All-in-all, this guide is super noob friendly and a great start for anyone who wants to get into working with the disassemblies.
Thank you! I'll make a note that Java is needed.

Nice tutorial! I had trouble with the other one posted here, but this one worked. Thx a lot!
I agree with Deokishisu that it would be very helpful to mention, that java has to be installed before running eclipse.
Ok, thanks.

Good tutorial indeed :) But you could make it even better by linking to concepts of Github, repositories, forks and such. I haven't really ever used forking, but as I understand it, you can
1. make a fork of master branch disassembly repository at some commit X,
2. start doing your own changes to your own disassembly codebase, and
3. later on merge the new features implemented in the disassembly since commit X.

And well.. every rom hacker should be using Github for version control anyway. Personally I didn't know about it until 2013 or so, and had simply been keeping a little bit outdated backup of the whole rom hacking content (current version of rom file, almost all backups of the rom file since I had started hacking, general documents, documentation of my own modifications, tools etc.) in two different PCs. If the hard drive of the other one had broken down, I would have still had had the whole content (as possibly a bit outdated version) in another one. But Github takes care of all this and much more for you.

Of course, private repositories in Github cost $9 per month, but at least most pokered and pokecrystal hackers seem to use public repositories for their projects. I personally keep mine in a private one because, but only because Github also offers a student license which practically grants you private repositories for free, and I use it also for non-hacking related school stuff so not doing anything totally bad in that sense either :)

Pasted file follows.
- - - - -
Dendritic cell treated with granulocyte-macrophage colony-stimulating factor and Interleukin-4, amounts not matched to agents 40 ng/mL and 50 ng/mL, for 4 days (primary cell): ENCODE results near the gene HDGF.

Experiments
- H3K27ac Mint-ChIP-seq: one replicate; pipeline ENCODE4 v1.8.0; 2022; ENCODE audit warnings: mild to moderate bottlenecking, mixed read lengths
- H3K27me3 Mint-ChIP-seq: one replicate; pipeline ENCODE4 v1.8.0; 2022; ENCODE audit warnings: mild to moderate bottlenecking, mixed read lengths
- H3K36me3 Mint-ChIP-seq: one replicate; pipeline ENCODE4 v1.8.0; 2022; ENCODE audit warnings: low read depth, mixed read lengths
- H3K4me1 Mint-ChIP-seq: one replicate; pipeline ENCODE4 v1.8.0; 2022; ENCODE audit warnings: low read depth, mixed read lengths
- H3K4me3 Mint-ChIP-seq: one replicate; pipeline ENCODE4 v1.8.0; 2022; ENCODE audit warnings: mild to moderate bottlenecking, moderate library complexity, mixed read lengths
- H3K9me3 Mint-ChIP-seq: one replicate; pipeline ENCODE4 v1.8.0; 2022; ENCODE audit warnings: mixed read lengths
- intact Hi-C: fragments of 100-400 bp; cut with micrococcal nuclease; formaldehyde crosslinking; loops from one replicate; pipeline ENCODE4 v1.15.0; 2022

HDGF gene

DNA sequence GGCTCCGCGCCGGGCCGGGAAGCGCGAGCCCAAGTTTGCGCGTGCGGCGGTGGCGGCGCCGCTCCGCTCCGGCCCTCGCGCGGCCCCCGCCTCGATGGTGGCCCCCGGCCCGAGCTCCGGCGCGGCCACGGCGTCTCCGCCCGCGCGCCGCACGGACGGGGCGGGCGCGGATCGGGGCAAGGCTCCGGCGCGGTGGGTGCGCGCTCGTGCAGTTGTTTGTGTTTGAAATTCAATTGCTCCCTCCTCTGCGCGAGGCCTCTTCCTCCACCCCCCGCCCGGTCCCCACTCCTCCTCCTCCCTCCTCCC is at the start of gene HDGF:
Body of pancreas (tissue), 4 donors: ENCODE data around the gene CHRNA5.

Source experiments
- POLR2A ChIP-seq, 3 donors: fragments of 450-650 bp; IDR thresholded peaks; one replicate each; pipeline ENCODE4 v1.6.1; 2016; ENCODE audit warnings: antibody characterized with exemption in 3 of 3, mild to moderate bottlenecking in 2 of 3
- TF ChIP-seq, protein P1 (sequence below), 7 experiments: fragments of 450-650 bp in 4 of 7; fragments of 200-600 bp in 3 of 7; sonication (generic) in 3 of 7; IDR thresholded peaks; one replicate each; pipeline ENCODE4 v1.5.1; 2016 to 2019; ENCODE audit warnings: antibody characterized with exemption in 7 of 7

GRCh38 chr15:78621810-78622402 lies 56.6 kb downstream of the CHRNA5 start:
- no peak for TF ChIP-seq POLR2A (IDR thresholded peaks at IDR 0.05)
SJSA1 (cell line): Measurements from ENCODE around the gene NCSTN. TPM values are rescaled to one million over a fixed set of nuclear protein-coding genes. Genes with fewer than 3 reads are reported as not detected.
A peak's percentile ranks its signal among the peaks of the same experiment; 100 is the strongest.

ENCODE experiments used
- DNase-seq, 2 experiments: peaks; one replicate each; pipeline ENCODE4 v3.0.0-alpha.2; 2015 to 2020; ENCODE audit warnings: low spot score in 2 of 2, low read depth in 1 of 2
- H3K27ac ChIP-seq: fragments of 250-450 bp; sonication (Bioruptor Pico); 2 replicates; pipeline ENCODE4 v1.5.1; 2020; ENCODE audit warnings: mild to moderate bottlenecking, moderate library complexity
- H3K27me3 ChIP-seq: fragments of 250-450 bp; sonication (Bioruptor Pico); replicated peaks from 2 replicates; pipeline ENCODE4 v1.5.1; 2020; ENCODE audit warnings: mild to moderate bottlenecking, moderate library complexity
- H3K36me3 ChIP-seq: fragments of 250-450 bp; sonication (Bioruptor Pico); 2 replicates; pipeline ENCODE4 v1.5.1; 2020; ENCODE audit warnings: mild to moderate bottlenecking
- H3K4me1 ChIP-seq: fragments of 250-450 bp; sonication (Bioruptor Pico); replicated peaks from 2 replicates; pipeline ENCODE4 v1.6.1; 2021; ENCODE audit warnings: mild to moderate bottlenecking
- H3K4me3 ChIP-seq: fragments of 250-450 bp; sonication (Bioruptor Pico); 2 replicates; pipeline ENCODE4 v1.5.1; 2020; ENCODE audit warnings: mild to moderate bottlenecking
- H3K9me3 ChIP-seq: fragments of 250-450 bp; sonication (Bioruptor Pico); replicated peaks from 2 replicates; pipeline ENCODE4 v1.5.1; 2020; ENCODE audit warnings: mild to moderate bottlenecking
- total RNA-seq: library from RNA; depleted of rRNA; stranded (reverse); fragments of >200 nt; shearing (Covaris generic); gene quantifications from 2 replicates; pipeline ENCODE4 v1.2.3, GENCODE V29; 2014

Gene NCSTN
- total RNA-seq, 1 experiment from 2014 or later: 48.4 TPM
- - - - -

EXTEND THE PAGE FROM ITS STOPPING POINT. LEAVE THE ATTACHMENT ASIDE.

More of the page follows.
While I agree, using Github is beyond the scope of this tutorial. I'm sure there must be some kind of Git plugin for Eclipse but I just use the Github GUI.
 
#6
True - I agree that Github is out of the scope of the stuff you introduce here, but I think you could either way tell the readers to rather clone both the disassembly and pokeruby-tools rather than telling to just download them. The latter can be easily interpreted as simply clicking the "Download as zip file" button from the repository page which of course can be done but doesn't allow the hacker to easily make use of the changes done to those downloaded repository files later on.
 
OP
OP
Gamer2020

Gamer2020

Well-known member
#7
True - I agree that Github is out of the scope of the stuff you introduce here, but I think you could either way tell the readers to rather clone both the disassembly and pokeruby-tools rather than telling to just download them. The latter can be easily interpreted as simply clicking the "Download as zip file" button from the repository page which of course can be done but doesn't allow the hacker to easily make use of the changes done to those downloaded repository files later on.
I understand but I am only concerned with setting up Eclipse in this tutorial. Everything else is left up to the reader.
 
#11
Pokefirered is nowhere near a usable state, so yes, for the time being it is suggested to use Pokeruby or Pokeemerald in terms of disassembly and decompilation projects.
excellent, but now I have a question ... can I change the graphics that I know, the HP BOX, Sprite with this?
 

Lunos

Well-known member
#12
excellent, but now I have a question ... can I change the graphics that I know, the HP BOX, Sprite with this?
I think that all the graphical assets were dumped, so yeah, you just have to edit whatever .png file you want. Exploring the folders and their content depends on you though.